Firefighting symposium held in Seward; includes live fire training for first time

A firefighter practices on live fire in a controlled situation during the 2013 Marine Firefighting Symposium. Photo by Alan Sorum.
A firefighter practices on live fire in a controlled situation during the 2013 Marine Firefighting Symposium.

The 2013 Marine Firefighting Symposium was held October 8-10 in Seward. Through partnerships with the Seward Fire Department and AVTEC – Alaska’s Institute of Technology, this year the symposium included live fire training for the first time.

Participants came from all parts of Alaska. The 39 participants and eight facilitators represented a mix of communities and industry. Attendance numbers were lower than previous symposiums due to several factors, including the federal government shutdown.

On the first day, participants learned basics of marine firefighting and vessel terminology. The State of Alaska has been developing a “marine firefighting for land-based firefighters” certification standard. This year, for the first time, attendees could seek the awareness level certification under that program. Background information required for passing the written test was presented during Monday’s classroom session.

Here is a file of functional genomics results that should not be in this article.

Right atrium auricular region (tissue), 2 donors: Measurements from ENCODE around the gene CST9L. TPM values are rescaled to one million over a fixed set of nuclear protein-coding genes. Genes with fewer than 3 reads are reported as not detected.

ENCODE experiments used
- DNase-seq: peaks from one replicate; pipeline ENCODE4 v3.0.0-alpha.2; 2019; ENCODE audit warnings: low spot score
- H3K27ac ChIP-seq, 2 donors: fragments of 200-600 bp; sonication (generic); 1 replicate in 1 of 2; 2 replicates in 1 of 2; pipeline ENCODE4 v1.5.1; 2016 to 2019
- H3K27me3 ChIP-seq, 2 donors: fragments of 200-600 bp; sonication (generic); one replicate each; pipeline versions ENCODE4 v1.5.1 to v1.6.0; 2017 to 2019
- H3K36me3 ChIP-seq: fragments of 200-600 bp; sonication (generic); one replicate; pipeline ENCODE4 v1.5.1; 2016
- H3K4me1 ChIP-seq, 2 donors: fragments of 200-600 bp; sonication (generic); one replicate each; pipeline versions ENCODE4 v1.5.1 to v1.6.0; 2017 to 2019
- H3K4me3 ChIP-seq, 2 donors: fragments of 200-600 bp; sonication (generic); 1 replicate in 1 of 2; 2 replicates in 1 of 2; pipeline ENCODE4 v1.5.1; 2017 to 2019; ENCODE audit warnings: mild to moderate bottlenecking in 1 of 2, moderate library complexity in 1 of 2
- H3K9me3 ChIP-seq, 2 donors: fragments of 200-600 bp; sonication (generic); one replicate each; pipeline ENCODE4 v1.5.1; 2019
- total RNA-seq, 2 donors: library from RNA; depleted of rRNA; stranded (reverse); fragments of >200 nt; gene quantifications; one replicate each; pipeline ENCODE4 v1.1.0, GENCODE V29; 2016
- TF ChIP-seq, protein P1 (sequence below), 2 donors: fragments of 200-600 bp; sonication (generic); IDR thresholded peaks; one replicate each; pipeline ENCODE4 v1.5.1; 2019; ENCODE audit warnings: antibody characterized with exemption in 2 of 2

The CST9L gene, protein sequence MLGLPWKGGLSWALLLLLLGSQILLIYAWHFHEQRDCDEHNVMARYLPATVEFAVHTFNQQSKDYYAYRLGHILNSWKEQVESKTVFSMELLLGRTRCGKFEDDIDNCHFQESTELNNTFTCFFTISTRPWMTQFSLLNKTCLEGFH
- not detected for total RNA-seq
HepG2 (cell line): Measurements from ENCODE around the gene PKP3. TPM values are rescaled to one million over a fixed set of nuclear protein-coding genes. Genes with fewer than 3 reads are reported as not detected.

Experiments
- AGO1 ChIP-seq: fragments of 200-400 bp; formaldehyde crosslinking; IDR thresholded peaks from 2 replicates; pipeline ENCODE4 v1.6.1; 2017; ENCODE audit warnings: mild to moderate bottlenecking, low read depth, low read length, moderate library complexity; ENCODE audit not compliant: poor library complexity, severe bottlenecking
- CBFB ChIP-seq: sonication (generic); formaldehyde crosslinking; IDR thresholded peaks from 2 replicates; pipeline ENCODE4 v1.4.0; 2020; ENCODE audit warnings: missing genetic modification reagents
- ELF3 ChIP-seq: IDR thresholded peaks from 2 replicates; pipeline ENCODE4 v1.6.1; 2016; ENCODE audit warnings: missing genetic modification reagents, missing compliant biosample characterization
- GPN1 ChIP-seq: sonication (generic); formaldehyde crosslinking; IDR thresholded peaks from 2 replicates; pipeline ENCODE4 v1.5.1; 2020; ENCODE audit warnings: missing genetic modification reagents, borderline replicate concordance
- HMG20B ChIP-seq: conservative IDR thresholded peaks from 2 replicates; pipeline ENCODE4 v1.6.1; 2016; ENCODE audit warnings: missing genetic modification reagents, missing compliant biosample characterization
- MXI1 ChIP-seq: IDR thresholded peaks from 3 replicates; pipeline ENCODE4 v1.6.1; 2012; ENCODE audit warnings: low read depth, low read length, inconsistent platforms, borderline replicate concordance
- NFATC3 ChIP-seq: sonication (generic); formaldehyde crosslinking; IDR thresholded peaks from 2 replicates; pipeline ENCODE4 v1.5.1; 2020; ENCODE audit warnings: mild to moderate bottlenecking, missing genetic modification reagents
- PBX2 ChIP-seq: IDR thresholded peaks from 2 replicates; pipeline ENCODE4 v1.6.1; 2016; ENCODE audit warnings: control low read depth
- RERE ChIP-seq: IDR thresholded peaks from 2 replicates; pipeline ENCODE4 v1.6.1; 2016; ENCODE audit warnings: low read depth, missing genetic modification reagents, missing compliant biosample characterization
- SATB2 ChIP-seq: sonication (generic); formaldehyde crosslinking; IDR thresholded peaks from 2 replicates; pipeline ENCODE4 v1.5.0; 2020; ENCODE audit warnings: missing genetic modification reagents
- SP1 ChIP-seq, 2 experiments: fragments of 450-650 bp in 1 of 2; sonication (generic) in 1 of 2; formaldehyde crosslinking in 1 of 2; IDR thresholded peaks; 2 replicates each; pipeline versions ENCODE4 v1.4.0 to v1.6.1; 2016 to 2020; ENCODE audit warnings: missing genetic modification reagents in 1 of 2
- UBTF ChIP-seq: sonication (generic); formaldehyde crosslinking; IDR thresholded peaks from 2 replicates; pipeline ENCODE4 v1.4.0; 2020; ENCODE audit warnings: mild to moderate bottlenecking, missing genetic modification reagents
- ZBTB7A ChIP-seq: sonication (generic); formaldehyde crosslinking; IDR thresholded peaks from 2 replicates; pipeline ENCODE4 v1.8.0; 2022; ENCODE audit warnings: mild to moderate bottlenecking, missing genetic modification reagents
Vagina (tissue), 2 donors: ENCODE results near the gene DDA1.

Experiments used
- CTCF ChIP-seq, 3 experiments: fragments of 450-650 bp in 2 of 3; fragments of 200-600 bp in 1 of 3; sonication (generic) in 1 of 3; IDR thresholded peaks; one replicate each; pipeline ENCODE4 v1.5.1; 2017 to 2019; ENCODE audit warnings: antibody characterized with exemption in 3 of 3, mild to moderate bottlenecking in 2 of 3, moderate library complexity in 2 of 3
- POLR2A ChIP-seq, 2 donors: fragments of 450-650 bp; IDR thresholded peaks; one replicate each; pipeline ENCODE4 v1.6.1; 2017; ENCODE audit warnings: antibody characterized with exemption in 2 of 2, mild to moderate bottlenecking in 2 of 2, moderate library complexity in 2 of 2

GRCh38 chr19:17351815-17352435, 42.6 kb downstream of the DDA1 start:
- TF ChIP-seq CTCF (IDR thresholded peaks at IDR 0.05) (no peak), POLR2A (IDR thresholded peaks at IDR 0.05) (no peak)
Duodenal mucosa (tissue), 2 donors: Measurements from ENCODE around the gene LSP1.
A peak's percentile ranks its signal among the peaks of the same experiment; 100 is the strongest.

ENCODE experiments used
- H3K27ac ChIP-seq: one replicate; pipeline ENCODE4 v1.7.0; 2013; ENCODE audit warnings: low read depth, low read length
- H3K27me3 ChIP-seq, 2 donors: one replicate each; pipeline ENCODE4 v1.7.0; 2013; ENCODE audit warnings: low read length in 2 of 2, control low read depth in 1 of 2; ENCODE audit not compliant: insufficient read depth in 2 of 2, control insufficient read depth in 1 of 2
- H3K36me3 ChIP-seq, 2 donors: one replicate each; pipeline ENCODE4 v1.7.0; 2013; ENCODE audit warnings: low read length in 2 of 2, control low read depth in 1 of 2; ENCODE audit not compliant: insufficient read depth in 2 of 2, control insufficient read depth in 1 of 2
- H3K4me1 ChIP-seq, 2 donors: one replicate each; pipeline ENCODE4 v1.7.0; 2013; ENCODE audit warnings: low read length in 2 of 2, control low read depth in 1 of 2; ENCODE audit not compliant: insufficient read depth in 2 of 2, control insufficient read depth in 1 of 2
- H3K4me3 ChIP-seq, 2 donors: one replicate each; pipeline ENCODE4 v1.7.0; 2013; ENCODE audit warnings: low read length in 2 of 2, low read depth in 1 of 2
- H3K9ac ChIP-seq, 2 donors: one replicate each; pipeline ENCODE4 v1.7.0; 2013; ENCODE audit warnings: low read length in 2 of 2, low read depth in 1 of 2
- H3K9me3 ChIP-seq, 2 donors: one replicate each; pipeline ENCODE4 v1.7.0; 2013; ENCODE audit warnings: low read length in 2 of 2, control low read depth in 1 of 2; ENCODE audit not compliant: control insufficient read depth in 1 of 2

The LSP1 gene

The morning of the second day, participants were broken into groups which rotated through training stations at AVTEC’s Marine Fire Training Facility. Training at the stations included: mounting a ladder to a ship’s deck, conducting a search and rescue, transporting a patient off a vessel, and advancing a charged fire hose from shore onto a vessel.

During lunch, a representative of Honeywell discussed portable gas detectors, which are used to sense carbon monoxide, oxygen, flammable vapors and hydrogen sulfide. Students were able to use these detectors later that day.
In the afternoon, students rotated between live fire training stations, which included: the AVTEC ship fire simulator, fire extinguisher training with a propane burn pit, a diesel fire, and burning timber.

On the third day, training stations were set up at Seward’s small boat harbor. Training stations included two Kenai Fjords cruise ships, the Cook Inlet tug Junior, the vessel Bering, and a Resolve Marine pump. The Seward Fire Department also provided two engines and their fireboat for the exercises.

In addition to Seward’s fire department and AVTEC, other organizations and businesses lent support to the program: Seward Chamber of Commerce, Scott and Eagle Safety, Kenai Fjords Tours, Foss, Crowley Maritime, Cook Inlet Tug & Barge, Resolve Marine and the International Fire Service Training Association. The Alaska Department of Homeland Security helped fund travel for 11 firefighters from across the state.

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